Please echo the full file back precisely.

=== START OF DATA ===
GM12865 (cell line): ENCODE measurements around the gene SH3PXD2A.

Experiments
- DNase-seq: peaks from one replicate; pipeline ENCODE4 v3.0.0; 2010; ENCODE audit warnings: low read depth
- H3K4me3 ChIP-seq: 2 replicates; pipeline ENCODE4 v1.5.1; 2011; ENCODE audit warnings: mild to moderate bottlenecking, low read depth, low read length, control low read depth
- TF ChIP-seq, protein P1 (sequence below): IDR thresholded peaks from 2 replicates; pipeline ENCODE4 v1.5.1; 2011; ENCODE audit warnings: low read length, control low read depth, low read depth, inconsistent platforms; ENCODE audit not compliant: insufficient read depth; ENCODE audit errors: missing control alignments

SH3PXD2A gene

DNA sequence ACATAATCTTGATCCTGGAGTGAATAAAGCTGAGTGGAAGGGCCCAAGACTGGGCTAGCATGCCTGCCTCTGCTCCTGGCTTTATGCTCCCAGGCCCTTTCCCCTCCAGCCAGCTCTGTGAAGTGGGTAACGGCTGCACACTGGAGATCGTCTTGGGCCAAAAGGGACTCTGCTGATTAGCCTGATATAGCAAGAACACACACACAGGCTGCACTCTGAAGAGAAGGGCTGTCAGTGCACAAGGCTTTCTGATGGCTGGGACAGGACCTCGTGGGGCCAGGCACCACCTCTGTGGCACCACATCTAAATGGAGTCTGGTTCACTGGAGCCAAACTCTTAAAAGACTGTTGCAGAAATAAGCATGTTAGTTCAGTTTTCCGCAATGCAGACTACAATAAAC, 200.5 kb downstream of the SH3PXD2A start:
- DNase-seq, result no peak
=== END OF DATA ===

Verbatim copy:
GM12865 (cell line): ENCODE measurements around the gene SH3PXD2A.

Experiments
- DNase-seq: peaks from one replicate; pipeline ENCODE4 v3.0.0; 2010; ENCODE audit warnings: low read depth
- H3K4me3 ChIP-seq: 2 replicates; pipeline ENCODE4 v1.5.1; 2011; ENCODE audit warnings: mild to moderate bottlenecking, low read depth, low read length, control low read depth
- TF ChIP-seq, protein P1 (sequence below): IDR thresholded peaks from 2 replicates; pipeline ENCODE4 v1.5.1; 2011; ENCODE audit warnings: low read length, control low read depth, low read depth, inconsistent platforms; ENCODE audit not compliant: insufficient read depth; ENCODE audit errors: missing control alignments

SH3PXD2A gene

DNA sequence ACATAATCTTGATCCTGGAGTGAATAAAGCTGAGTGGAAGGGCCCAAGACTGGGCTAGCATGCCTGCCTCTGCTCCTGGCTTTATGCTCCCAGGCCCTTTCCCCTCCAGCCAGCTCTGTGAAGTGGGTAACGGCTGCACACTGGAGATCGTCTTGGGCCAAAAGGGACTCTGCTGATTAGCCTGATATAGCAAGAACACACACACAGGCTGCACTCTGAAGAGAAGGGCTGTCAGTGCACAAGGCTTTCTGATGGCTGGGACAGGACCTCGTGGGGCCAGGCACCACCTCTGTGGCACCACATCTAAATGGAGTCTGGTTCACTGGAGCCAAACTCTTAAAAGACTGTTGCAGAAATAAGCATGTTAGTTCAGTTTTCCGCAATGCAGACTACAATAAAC, 200.5 kb downstream of the SH3PXD2A start:
- DNase-seq, result no peak